Hopefully, in the near future, Narcan will be available in all states, and available for all to use when necessary. The opioid antagonist has already saved countless lives, proving itself to be a major competitor in the fight against heroin and opioid addiction. A review of the literature showed that take-home naloxone programmes reduced overdose mortality rates and had a low incidence of adverse drug effects (McDonald & Strang, 2016). Policy makers should also take note of the fact that interventions such as at-home naloxone administration is cost-effective; an analysis by Coffin & Sullivan (2013) showed that distribution of take-home naloxone kits was cost-effective even under highly conservative assumptions.
Criminalization only further dissuades struggling individuals from seeking necessary help. The widespread social stigma pertaining to Narcan use, and heroin addiction itself, will only drive a larger wedge between the individuals that are in dire need of help and accessibility of the services that they need. After all, the statistics and dire death tolls speak for themselves. Those who are suffering from life-threatening heroin addiction are more inclined to hide their problems from others, resulting in a high propensity to escalate to overdose-related death.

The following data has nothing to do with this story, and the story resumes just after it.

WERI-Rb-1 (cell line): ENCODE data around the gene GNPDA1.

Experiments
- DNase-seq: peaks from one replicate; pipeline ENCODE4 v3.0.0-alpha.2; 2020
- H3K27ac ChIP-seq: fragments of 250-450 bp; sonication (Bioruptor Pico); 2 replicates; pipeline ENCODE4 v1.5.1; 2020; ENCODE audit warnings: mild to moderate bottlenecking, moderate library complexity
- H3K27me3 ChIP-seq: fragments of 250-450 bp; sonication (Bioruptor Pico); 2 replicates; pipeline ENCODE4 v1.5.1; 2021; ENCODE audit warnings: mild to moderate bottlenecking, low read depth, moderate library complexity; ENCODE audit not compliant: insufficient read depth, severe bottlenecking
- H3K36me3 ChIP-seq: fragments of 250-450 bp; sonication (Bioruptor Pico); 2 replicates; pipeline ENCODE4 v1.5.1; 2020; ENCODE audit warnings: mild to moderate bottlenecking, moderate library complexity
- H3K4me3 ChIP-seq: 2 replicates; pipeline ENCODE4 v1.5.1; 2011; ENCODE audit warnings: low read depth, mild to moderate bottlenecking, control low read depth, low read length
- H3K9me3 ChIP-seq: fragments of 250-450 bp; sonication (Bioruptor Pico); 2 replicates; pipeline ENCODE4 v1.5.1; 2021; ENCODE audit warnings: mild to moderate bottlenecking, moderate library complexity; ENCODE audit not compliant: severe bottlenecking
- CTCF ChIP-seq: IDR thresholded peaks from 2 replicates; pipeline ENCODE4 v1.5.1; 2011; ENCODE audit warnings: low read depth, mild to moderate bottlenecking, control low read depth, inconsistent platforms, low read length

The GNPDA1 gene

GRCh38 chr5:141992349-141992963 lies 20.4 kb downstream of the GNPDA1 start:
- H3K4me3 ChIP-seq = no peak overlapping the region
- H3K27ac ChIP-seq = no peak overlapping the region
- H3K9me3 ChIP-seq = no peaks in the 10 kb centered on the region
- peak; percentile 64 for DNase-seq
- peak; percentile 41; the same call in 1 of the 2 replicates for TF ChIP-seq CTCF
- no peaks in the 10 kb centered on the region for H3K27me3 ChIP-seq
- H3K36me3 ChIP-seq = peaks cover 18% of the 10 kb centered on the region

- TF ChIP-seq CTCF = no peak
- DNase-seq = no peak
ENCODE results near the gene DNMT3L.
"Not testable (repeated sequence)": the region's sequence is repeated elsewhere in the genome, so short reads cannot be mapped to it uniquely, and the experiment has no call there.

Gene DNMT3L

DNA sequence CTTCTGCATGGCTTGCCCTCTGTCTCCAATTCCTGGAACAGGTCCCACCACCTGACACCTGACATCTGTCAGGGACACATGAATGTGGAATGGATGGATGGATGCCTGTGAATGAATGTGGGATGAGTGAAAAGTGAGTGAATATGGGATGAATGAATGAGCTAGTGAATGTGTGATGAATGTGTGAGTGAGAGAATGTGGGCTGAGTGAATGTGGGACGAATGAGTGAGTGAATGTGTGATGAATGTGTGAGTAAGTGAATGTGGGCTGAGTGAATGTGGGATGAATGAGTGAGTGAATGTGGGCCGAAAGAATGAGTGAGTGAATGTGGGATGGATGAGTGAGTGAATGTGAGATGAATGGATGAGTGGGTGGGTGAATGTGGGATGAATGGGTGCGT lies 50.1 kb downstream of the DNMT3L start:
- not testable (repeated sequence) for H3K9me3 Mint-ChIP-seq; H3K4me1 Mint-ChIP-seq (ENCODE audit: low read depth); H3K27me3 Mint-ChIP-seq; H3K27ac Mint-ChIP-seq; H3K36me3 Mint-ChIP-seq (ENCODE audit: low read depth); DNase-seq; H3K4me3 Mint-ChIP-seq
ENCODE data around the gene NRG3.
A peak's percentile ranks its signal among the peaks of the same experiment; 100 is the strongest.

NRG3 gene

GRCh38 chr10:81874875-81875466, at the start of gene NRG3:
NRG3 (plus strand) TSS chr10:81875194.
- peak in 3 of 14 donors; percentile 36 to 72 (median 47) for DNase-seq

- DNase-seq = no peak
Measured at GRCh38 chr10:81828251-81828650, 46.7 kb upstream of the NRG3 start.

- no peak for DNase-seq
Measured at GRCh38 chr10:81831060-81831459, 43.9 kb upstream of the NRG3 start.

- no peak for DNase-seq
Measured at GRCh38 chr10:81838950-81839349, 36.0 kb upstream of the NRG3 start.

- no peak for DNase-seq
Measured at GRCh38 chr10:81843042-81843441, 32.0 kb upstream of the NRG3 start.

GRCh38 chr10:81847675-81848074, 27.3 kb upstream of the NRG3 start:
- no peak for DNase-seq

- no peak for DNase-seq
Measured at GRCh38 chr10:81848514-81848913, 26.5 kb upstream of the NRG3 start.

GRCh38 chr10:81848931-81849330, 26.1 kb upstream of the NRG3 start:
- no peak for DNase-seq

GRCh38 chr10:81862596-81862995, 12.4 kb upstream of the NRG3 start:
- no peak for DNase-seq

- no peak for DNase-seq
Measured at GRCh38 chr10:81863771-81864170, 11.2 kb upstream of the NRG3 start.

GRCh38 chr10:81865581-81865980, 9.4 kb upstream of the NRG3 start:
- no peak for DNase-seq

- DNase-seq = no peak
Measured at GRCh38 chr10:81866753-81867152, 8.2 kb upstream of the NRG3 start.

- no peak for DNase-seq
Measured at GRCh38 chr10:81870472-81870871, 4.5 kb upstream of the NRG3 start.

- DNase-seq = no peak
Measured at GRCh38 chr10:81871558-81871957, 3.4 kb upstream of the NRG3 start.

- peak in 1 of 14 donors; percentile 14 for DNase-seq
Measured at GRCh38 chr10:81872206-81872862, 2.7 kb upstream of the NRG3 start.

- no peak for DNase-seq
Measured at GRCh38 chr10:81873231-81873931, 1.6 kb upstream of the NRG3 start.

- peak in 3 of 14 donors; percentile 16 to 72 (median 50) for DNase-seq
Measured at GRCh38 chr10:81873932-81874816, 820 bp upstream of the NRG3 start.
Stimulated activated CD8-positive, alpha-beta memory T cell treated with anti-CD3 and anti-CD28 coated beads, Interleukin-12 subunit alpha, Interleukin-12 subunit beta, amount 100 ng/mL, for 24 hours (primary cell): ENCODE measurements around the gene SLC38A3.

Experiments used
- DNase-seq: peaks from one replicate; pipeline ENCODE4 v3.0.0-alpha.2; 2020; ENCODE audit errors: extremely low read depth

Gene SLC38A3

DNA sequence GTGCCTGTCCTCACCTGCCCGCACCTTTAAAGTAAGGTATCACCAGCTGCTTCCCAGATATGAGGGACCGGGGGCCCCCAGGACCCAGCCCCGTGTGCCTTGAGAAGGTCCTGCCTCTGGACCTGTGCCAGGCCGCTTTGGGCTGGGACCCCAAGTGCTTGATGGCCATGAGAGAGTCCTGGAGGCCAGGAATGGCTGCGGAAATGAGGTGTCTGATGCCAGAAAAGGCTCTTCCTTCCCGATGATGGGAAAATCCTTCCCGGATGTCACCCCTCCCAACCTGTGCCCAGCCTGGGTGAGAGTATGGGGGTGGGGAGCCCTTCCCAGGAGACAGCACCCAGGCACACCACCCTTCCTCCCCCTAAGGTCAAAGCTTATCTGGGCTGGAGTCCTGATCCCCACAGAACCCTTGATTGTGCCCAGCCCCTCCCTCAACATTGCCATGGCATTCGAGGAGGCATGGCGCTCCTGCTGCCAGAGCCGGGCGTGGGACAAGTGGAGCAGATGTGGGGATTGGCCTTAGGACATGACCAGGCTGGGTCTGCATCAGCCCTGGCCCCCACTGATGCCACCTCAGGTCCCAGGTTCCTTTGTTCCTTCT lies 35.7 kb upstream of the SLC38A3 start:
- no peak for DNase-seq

Centers for Disease Control and Prevention. (2018). Heroin Overdose Data. Retrieved March 8, 2019 from https://www.cdc.gov/drugoverdose/data/heroin.html
Centers for Disease Control and Prevention. (2018). Synthetic Opioid Overdose Data. Retrieved March 8, 2019 from https://www.cdc.gov/drugoverdose/data/fentanyl.html
Coffin, P.O. & Sullivan, S.D. (2013). Cost-effectiveness of distributing naloxone to heroin users for lay overdose reversal. Ann Intern Med, 1; 158(1):1-9
Jauncey, M. E., & Nielsen, S. (2017). Community use of naloxone for opioid overdose. Australian Prescriber, 40(4), 137-140.
Merlin, M. A., Ariyaprakai, N., & Arshad, F. H. (2015). Assessment of the safety and ease of use of the naloxone auto-injector for the reversal of opioid overdose. Open Access Emergency Medicine, 7, 21-4. doi:10.2147/OAEM.S82133
McDonald, R., & Strang, J. (2016). Are take-home naloxone programmes effective? Systematic review utilizing application of the Bradford Hill criteria. Addiction, 111(7), 1177-87.
Siegal, E. (2018). Opioid Epidemic So Dangerous, Says CDC, It’s Finally Killing As Many Americans As Guns. Retrieved March 8, 2019 from https://www.forbes.com/sites/startswithabang/2018/03/20/opioid-epidemic-so-dangerous-says-cdc-its-finally-killing-as-many-americans-as-guns/#644a274d6c21
U.S. Department of Health & Human Services. (2018). HHS Awards Over $1 Billion to Combat the Opioid Crisis. Retrieved March 8, 2019 from https://www.hhs.gov/about/news/2018/09/19/hhs-awards-over-1-billion-combat-opioid-crisis.html